After a long journey filled with twists and turns, a controversial bill to overhaul Canada’s online streaming services is now law. The Online Streaming Act passed its final hurdle at the end of April.
It has been a complex and arduous process, but things are only getting started because it is now time to flesh out exactly how the legislation will be implemented. Those details will be largely determined by the CRTC, Canada’s telecommunications and broadcasting regulator, which has regulated broadcasting since 1968. The CRTC must now determine how Canadian content (Cancon) should be defined in the platform age. It will also set rules about how Canadian programming will be “discoverable” on platforms. These are complex issues.
It is for these reasons that a deeper engagement with the public – where regular citizens are not only consulted but also participate in the regulatory process – is warranted as the CRTC moves into the implementation phase of the act. What could this look like? One idea that would both bolster legitimacy and appeal to those calling for more agile regulation is a citizens’ assembly (CA).
A CA is a randomly selected, representative body of citizens that debates policy issues on either an ad hoc or permanent basis. Consensus and legitimacy are achieved through discussion. They exist and function alongside other democratic processes and institutions, not replace them.
This would be a new way of operating for the CRTC. While the regulator holds public hearings and has begun this work on the act, a citizens’ assembly would go further. It would add an additional layer to the commission’s regular consultation with the public and industry, and would enhance the expertise and independence of the commissioners.
A citizens’ assembly would also help respond to critiques – including those from politicians and academics – that the regulator is out of touch and inefficient. Core to any CA’s operation is the involvement of diverse voices that are not normally present in regulatory processes.
CAs are not new in Canada. B.C. in 2004 and Ontario in 2006 used them in discussions on electoral reform. More recent assemblies convened by an Ottawa-based NGO have examined a range of issues relating to digital technologies and democracy. In Ireland, CA deliberation resulted in the legalization of abortion in 2018 – one of the biggest policy changes in that nation’s recent history. They are used in many parts of the world to debate complex issues of public policy such as climate change.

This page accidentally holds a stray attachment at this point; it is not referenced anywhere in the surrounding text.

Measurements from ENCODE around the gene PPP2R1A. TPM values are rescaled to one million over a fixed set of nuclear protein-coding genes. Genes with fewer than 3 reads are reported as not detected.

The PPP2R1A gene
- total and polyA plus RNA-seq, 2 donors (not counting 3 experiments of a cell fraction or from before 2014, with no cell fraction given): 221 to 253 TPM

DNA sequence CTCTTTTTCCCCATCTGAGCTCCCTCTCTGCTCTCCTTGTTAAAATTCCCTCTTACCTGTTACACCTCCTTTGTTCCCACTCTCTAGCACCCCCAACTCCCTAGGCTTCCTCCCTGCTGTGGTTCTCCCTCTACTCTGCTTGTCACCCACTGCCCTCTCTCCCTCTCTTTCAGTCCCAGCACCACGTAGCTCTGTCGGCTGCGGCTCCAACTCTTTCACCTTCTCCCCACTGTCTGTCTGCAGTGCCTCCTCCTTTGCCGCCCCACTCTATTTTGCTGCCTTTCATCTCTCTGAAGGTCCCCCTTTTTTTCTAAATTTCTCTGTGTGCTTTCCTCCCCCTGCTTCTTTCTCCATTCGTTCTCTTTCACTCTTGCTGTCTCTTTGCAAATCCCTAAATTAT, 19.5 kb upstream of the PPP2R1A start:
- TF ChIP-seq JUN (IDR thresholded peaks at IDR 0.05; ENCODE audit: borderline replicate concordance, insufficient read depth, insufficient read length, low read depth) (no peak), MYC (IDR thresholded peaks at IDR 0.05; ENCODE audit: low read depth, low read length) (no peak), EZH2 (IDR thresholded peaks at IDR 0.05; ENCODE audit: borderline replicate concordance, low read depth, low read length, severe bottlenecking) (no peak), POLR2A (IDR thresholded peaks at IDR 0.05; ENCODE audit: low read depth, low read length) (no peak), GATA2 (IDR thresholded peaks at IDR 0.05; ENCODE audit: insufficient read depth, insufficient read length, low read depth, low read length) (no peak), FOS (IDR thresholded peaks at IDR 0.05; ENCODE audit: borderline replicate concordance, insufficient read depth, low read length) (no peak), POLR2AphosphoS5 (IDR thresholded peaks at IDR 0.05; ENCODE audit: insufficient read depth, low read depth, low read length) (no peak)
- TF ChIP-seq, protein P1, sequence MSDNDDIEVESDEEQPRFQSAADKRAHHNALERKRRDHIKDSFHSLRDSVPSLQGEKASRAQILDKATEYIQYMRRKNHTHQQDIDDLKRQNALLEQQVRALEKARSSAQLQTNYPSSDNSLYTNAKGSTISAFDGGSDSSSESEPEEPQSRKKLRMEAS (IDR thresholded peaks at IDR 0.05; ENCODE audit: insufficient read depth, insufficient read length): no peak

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The implementation of the act is not as complicated as tackling climate change, to be sure. But it does represent a major turning point in Canada’s cultural policy. A citizens’ assembly could debate issues such as how Cancon should be defined; how online streamers, such as Netflix, should contribute to funding Cancon; and how broadcasting regulation can represent the needs and interests of underrepresented and marginalized groups.
Citizens’ assemblies are normally run by legislatures, often working together with an NGO or other civic groups. In the case of a regulator, the CRTC could work directly with an independent third party, which would be overseen by Parliament.
To convene the assembly, a large number of citizens would be initially invited by mail. From this, interested individuals are narrowed down based on demographics – such as age, location, race/ethnicity, language, socioeconomic status and gender – to ensure an assembly makeup that looks like a mini-Canada. The end result is a group that is demographically representative while also being random.
The first phase would be the learning phase, which would involve hearing from a range of experts. Experts are chosen with the help of the civic group/NGO, and may include industry professionals, academics and others. By their very nature, assemblies will include people who have little or no previous knowledge or interest in the policy issue, and some who will likely have followed parts of the debate so far. But even the most knowledgeable aren’t going to be familiar with the in-depth technical aspects of regulation. Learning can also involve an examination of how other jurisdictions approach these issues.
The second phase is deliberation, where citizens would debate and discuss the options. Deliberation can augment mutual understanding and allow for an in-depth exploration of issues. The final phase is decision-making. Decisions made in the CA would then help inform the CRTC’s work.
Citizens’ assemblies are not perfect. They are labour-intensive. There are practical challenges, especially in a country as vast as Canada. An assembly would not magically provide answers to what are complex issues of implementation. But done well, CAs can lead to innovative ideas, greater understanding and more robust governance. They increase the democratic quality of regulation by augmenting participation, representation and transparency, and as a result, public value. It would improve the responsiveness of regulation and add different voices to the CRTC’s regulatory toolkit.